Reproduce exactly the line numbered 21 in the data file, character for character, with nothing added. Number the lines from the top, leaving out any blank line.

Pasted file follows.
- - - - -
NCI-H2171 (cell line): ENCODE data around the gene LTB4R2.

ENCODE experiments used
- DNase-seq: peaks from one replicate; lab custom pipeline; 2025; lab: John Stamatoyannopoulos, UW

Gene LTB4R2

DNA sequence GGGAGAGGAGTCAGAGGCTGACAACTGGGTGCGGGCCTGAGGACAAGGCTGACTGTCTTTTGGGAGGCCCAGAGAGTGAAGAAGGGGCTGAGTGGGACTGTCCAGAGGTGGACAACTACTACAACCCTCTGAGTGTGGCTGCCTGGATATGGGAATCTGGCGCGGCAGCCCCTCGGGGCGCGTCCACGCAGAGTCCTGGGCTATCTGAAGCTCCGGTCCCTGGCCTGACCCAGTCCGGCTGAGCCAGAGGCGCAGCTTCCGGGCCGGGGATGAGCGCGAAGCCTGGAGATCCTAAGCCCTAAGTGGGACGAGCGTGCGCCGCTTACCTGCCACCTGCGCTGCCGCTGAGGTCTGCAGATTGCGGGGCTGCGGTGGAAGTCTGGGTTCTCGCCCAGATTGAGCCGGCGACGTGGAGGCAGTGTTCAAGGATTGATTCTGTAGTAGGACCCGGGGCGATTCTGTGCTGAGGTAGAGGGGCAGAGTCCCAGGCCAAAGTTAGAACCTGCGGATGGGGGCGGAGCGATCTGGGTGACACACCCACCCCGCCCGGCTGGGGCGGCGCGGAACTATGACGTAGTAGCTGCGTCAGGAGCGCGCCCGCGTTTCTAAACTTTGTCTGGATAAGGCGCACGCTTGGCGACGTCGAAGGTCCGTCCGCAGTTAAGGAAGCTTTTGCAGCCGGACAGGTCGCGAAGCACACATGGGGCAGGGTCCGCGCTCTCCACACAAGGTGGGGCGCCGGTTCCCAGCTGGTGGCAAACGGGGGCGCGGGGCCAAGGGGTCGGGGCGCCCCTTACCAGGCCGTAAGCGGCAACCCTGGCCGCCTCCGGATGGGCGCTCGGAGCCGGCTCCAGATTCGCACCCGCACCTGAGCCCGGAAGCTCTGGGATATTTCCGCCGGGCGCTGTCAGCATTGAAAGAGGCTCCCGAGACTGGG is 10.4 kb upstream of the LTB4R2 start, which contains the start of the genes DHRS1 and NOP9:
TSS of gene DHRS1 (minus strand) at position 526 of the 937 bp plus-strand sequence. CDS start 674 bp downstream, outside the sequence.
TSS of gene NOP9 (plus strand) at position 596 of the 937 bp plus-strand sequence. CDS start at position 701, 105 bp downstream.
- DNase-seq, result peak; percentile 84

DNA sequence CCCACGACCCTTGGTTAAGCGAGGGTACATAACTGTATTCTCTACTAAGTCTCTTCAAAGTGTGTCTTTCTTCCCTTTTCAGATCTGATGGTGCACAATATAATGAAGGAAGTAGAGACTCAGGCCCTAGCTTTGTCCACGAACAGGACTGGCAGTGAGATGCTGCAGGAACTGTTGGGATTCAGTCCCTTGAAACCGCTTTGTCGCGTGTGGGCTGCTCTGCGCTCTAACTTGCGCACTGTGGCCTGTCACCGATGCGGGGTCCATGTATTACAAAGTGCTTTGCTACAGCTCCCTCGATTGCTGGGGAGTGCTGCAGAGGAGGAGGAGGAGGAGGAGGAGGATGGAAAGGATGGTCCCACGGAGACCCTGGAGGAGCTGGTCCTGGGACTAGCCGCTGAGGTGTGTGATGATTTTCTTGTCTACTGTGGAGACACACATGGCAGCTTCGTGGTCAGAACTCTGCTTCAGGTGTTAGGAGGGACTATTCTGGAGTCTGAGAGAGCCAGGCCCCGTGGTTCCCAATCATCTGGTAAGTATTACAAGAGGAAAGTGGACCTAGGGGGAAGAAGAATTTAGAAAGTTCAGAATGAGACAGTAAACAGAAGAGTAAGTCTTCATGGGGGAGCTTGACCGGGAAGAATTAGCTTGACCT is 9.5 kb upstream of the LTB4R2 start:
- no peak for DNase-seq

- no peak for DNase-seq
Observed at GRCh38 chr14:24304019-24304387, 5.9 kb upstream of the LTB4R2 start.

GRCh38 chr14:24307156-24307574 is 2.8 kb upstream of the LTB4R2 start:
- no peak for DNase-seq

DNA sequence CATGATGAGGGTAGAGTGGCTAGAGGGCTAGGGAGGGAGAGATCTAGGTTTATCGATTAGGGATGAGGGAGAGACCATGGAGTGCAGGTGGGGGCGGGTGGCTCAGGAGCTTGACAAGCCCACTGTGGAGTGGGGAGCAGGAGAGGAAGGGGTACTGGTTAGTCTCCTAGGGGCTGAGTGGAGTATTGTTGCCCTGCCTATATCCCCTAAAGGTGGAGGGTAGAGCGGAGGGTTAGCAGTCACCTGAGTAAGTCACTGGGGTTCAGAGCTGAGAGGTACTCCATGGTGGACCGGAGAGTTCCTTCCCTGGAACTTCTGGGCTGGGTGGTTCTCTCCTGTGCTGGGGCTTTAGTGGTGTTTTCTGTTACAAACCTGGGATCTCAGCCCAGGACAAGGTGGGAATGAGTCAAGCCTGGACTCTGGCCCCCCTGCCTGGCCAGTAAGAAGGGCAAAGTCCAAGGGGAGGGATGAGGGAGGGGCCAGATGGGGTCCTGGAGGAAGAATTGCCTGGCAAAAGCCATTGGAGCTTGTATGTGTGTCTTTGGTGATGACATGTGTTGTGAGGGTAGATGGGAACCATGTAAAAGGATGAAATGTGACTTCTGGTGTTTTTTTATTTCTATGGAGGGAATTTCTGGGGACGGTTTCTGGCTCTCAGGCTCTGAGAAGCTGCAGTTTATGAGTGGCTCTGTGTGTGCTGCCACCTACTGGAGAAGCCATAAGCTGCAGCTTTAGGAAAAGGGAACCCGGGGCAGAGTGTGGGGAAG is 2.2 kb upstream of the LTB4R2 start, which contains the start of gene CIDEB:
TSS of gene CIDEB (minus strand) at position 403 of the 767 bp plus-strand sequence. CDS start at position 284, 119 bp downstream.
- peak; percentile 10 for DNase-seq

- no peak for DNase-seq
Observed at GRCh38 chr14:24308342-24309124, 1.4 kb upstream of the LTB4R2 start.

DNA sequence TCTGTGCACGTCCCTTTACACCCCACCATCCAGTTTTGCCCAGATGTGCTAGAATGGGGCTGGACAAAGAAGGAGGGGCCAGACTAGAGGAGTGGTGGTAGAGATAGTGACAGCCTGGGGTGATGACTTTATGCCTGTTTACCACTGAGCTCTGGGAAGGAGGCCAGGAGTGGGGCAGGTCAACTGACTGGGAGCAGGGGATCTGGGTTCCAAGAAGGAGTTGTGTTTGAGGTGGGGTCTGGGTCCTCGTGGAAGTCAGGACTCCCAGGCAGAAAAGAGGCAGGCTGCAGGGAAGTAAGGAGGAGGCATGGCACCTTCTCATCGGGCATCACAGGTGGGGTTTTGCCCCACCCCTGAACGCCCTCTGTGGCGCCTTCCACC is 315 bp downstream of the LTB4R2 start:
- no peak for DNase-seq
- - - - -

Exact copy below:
- no peak for DNase-seq